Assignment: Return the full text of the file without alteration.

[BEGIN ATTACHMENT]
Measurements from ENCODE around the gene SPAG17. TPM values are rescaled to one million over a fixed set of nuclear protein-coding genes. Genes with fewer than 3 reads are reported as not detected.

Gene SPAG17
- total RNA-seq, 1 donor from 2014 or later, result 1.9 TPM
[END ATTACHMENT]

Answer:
Measurements from ENCODE around the gene SPAG17. TPM values are rescaled to one million over a fixed set of nuclear protein-coding genes. Genes with fewer than 3 reads are reported as not detected.

Gene SPAG17
- total RNA-seq, 1 donor from 2014 or later, result 1.9 TPM